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Oroonoko Study Guide

Welcome to the LitCharts study guide on Aphra Behn's Oroonoko. Created by the original team behind SparkNotes, LitCharts are the world's best literature guides.

Brief Biography of Aphra Behn
Much of Behn’s life is a mystery. There are no records of her date and place of birth, though she was certainly British, and most of the other details of her life are also unknown. Some believe Behn herself obscured or destroyed records of her life. She may have lived for a time in the European sugar colony of Suriname, South America (perhaps as a spy for King Charles II), and was reportedly married to a Mr. Johan Behn. Upon returning to England, Behn became very poor, and she wrote to earn a living and to stay out of debtor’s prison. She wrote extensively for almost two decades, and her corpus includes several plays, translations, and pieces of prose fiction. She is considered one of the first English novelists, and a notable dramatist of the 1600s. While alive, she was an active part of London’s theatre society, and was friends with other famous playwrights like John Dryden. She died in London, and is buried in Westminster Abbey. She is best known for her short novel Oroonoko.
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Historical Context of Oroonoko
Oroonoko was published the same year as the Glorious Revolution, a bloodless revolution in England in which Parliament replaced King James II and installed James’s daughter, Mary, and her husband, William, as joint-monarchs. Parliament consisted of two main parties, Whig and Tory, and Whig Parliamentarians disliked the fact that James was Catholic, were suspicious of his close ties with the French government, and wanted Protestant monarchs. Behn was a Tory Royalist, a supporter of James II who did not support the Whig party’s idea of a constitutional monarchy, or one in which Parliament gained increasing power over the monarch, who previously had supreme authority over the country. Some scholars also believe Behn may have been Catholic. After the Glorious Revolution, the Tory party would later try to reclaim the throne on James II’s behalf through a number of uprisings that ultimately failed. Additionally, England was a rising empire at this point. The English colony in Suriname was founded in 1650 and soon began importing slaves, especially the Akan people from the Gold Coast of Africa (modern-day Ghana) to supplement the low number of indentured servants coming from England to work the sugar plantations. By the time Behn wrote Oroonoko, King Charles II had already given Suriname to the Dutch in 1667, which Behn considered a mistake, given its gold mines, sugar cane, and other exotic resources. Slavery wasn’t outlawed in the British Empire until 1833.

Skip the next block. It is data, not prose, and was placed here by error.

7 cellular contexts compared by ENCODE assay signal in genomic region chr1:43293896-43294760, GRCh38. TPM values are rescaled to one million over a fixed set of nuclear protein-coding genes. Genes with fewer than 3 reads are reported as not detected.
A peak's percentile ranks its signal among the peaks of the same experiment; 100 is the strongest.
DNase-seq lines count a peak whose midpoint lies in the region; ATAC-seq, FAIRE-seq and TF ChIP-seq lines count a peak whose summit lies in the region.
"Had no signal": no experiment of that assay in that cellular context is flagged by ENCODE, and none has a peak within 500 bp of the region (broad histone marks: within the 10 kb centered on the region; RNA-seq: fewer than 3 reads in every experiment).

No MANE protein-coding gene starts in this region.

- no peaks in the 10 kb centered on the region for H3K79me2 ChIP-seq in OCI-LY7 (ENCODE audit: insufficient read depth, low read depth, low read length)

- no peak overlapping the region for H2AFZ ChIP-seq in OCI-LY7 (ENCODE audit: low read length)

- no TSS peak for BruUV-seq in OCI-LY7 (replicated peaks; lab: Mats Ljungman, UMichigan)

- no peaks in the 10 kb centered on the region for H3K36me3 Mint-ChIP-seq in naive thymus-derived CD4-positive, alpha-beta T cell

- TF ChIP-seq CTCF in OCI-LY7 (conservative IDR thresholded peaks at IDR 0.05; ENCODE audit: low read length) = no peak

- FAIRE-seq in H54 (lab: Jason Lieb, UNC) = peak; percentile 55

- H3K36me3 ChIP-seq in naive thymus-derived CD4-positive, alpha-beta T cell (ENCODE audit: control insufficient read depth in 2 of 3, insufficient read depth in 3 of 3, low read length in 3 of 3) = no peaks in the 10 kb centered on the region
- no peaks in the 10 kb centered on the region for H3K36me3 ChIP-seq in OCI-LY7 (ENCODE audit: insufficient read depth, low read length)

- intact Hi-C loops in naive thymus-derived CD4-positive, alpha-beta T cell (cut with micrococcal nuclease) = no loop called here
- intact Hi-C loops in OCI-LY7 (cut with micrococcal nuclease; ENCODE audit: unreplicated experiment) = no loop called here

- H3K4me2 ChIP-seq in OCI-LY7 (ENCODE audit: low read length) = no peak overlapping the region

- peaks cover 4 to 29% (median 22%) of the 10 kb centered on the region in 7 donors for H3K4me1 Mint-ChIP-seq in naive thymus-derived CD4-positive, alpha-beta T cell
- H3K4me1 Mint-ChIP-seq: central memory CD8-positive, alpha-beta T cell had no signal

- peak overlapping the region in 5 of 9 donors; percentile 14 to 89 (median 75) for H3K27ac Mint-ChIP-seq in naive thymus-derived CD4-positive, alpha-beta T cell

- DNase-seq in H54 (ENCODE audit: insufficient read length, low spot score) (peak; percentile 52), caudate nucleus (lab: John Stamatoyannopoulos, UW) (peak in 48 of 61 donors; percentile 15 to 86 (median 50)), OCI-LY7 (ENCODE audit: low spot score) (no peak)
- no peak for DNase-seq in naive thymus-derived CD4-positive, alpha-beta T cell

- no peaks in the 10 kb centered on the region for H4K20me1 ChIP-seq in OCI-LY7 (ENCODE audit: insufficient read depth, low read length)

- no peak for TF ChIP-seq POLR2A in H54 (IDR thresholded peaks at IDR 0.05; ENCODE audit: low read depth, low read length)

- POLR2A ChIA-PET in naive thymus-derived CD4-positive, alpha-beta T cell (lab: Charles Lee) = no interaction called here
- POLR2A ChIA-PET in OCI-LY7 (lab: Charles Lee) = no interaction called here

Other Books Related to Oroonoko
Like Oroonoko, Jonathan Swift’s Gulliver’s Travels (1726) and Daniel Defoe’s Robinson Crusoe (1719) are both travel narratives told from the subjective perspective of an English character who doesn’t always evaluate foreign cultures fairly. In A Room of One’s Own (1929), an extended essay examining the particular obstacles that female novelists must overcome to write, Virginia Woolf celebrates Aphra Behn as the woman whose work led other women to speak their minds.
Key Facts about Oroonoko
  • Full Title: Oroonoko; Or, the Royal Slave
  • When Written: Behn wrote Oroonoko towards the end of her life. She claims to have composed it in just a few hours.
  • Where Written: London
  • When Published: 1688
  • Literary Period: Restoration Literature
  • Genre: Prose fiction, travel narrative, early English novel
  • Setting: Coramantien and Suriname
  • Climax: Ooronoko kills Imoinda and their unborn child.
  • Antagonist: The King of Coramantien; Governor Byam
  • Point of View: First-person
Extra Credit for Oroonoko

Unpaid spy work. In 1665, Behn was probably a spy for King Charles II against the Dutch. However, because the king was lax about paying her, Behn had to petition to escape debtor’s prison.

Arrest. In 1682, Behn was arrested for her harsh critique of the King’s illegitimate son, the Whig duke of Monmouth.